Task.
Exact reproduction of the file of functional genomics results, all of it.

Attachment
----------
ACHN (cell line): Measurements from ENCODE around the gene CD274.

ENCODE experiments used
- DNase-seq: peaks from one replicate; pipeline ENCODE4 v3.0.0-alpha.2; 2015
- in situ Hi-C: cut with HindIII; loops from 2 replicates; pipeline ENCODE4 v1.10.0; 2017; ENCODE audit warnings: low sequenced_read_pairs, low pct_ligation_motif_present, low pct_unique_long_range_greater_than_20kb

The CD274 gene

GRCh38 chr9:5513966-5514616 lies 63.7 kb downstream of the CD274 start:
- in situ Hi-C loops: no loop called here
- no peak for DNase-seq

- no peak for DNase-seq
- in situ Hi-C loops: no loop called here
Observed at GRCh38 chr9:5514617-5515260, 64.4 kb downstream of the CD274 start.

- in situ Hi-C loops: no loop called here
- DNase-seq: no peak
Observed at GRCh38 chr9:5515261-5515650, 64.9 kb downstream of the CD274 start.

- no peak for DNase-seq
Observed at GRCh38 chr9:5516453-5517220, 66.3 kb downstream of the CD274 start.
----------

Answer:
ACHN (cell line): Measurements from ENCODE around the gene CD274.

ENCODE experiments used
- DNase-seq: peaks from one replicate; pipeline ENCODE4 v3.0.0-alpha.2; 2015
- in situ Hi-C: cut with HindIII; loops from 2 replicates; pipeline ENCODE4 v1.10.0; 2017; ENCODE audit warnings: low sequenced_read_pairs, low pct_ligation_motif_present, low pct_unique_long_range_greater_than_20kb

The CD274 gene

GRCh38 chr9:5513966-5514616 lies 63.7 kb downstream of the CD274 start:
- in situ Hi-C loops: no loop called here
- no peak for DNase-seq

- no peak for DNase-seq
- in situ Hi-C loops: no loop called here
Observed at GRCh38 chr9:5514617-5515260, 64.4 kb downstream of the CD274 start.

- in situ Hi-C loops: no loop called here
- DNase-seq: no peak
Observed at GRCh38 chr9:5515261-5515650, 64.9 kb downstream of the CD274 start.

- no peak for DNase-seq
Observed at GRCh38 chr9:5516453-5517220, 66.3 kb downstream of the CD274 start.